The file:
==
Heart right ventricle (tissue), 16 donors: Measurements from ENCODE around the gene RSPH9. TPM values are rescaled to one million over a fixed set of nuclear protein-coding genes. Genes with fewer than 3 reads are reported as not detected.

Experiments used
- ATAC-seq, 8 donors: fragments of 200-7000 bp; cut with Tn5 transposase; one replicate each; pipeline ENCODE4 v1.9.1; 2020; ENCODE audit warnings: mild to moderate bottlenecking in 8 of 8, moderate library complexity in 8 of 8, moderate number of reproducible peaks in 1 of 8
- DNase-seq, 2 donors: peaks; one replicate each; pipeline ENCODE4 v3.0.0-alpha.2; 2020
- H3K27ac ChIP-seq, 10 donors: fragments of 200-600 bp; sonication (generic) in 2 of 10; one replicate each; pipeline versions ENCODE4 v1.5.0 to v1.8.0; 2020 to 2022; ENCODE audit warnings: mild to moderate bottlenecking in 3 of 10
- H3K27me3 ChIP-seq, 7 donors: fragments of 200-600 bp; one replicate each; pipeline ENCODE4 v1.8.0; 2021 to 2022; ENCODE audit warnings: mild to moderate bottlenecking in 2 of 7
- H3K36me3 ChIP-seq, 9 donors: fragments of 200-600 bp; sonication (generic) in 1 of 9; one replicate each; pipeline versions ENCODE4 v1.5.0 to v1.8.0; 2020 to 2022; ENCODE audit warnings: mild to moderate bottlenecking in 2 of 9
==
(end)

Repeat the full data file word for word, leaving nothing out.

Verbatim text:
Heart right ventricle (tissue), 16 donors: Measurements from ENCODE around the gene RSPH9. TPM values are rescaled to one million over a fixed set of nuclear protein-coding genes. Genes with fewer than 3 reads are reported as not detected.

Experiments used
- ATAC-seq, 8 donors: fragments of 200-7000 bp; cut with Tn5 transposase; one replicate each; pipeline ENCODE4 v1.9.1; 2020; ENCODE audit warnings: mild to moderate bottlenecking in 8 of 8, moderate library complexity in 8 of 8, moderate number of reproducible peaks in 1 of 8
- DNase-seq, 2 donors: peaks; one replicate each; pipeline ENCODE4 v3.0.0-alpha.2; 2020
- H3K27ac ChIP-seq, 10 donors: fragments of 200-600 bp; sonication (generic) in 2 of 10; one replicate each; pipeline versions ENCODE4 v1.5.0 to v1.8.0; 2020 to 2022; ENCODE audit warnings: mild to moderate bottlenecking in 3 of 10
- H3K27me3 ChIP-seq, 7 donors: fragments of 200-600 bp; one replicate each; pipeline ENCODE4 v1.8.0; 2021 to 2022; ENCODE audit warnings: mild to moderate bottlenecking in 2 of 7
- H3K36me3 ChIP-seq, 9 donors: fragments of 200-600 bp; sonication (generic) in 1 of 9; one replicate each; pipeline versions ENCODE4 v1.5.0 to v1.8.0; 2020 to 2022; ENCODE audit warnings: mild to moderate bottlenecking in 2 of 9